The first two acts of “Let Him Go” should meet the final act sometime. Maybe go get a drink, get to know each other a bit.
Anyone watching the Diane Lane/Kevin Costner film will eyeball how different the two parts are. No, it’s not a matter of action, drama or intensity. Many movies start quietly before building to something tense and uncertain.
Here’s a film dedicated to character development, tone and relationships until it throws all of the above out the proverbial window.
Lane and Costner star as Margaret and George, a married couple who lost their adult son to a riding accident. The death is choreographed with the appropriate solemnity, but the messaging is clear. This couple is in mourning and likely will stay so for the rest of their lives.
They’re dedicated to their grandson, Jimmy, left fatherless by the accident until their daughter-in-law Lorna (Kayli Carter) finds a new beau, Donnie Weboy (Will Brittain). Only George can’t quite look Donnie square in the eye. Something is off, one of many early details delivered with a masterly touch.
Soon, Lorna vanishes sans trace and the couple sets out to find her and their beloved Jimmy. Enter the Weboy clan, direct from Central Casting. They’re a tight-knit group, a clan whose colorful last name is known far beyond the town limits.
And not for any good reason.
The nanosecond the Weboys make their appearance “Let Him Go” throws up its hands at any type of nuanced storytelling. That’s all right, initially, since the film already did the dirty character study work and can build from there. It’s still disconcerting how … predictable the Weboys prove, down to their steely-eyed matriarch (Lesley Manville). She’s a brassy dame who can’t stop prattling on about her signature pork chops.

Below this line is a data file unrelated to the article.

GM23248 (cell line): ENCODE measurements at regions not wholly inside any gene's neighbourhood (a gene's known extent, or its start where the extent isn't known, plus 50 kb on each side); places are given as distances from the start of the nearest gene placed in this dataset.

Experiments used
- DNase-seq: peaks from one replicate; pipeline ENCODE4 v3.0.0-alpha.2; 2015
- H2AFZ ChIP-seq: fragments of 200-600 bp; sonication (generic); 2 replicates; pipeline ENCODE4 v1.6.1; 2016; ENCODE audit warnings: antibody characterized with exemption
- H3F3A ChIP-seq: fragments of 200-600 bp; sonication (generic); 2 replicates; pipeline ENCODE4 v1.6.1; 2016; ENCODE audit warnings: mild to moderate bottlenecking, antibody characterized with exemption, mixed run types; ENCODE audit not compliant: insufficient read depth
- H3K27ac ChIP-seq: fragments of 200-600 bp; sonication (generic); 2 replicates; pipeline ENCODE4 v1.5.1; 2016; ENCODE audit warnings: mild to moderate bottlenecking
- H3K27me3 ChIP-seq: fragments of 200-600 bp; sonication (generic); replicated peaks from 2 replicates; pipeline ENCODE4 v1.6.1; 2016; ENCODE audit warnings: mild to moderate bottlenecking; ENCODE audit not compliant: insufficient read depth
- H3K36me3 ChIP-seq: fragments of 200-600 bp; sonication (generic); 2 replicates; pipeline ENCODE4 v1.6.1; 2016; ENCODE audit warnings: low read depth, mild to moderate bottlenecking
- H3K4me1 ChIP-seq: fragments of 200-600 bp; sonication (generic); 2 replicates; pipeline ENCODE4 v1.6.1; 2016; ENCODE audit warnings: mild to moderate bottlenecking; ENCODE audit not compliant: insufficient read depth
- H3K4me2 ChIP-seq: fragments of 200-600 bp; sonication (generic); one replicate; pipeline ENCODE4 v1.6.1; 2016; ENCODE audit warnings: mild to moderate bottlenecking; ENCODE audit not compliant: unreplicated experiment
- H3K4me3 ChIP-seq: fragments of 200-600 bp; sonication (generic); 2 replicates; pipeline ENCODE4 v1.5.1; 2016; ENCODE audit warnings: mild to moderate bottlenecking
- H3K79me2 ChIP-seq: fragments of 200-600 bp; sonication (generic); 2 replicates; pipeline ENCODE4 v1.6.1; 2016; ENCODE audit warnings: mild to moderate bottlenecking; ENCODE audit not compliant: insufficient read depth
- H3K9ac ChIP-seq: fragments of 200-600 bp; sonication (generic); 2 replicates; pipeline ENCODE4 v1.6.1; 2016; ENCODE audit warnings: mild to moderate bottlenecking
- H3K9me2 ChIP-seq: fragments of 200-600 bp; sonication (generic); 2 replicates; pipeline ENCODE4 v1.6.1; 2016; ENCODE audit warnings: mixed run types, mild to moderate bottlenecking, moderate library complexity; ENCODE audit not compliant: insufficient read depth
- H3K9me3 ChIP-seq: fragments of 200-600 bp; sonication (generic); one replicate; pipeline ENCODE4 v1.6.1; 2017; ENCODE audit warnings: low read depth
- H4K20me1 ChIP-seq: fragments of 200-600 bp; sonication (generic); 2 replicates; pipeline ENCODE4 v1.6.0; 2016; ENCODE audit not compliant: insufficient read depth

Her charm offensive has its limits, of course.
We see the third act coming a mile away, and film fans can forgive a drama hungry for a pulpy turn. Still, what director/co-writer Thomas Bezucha unveils proves clumsy, ill-thought out and wildly out of sync with everything preceding it.
Where did the marvelous marriage touches go, like George complaining that a diner’s pot roast can’t compare to his wife’s version? This is a lived-in couple, given layers of warmth and familiarity by Lane and Costner.
Some TV shows take episode after episode to develop the bond they produce in just minutes.
Why waste fellow Weboy Jeffrey Donovan, so menacing in “Fargo’s” second season, or give Manville such a cliched role? It’s like the actress watched Margo Martindale’s stunning work on “Justified” and the director said, “do something like that, but less interesting.”
Most importantly, what makes the Weboys tick? Why should we fear them?
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An unexpected encounter mid-film delivers some clumsy foreshadowing, and a prototypical crooked cop sputters such drivel you’d think even a cartoon villain would be ashamed to speak it.
It’s rare to see two older actors get meaty roles like the ones Lane and Costner nail in “Let Him Go.” It’s increasingly common, though, for films to tack on absurd endings, the kind that turbocharge a trailer but do little to bring the story home.
HIT or Miss: “Let Him Go” is two wildly different movies in one, and only the first is worth your while.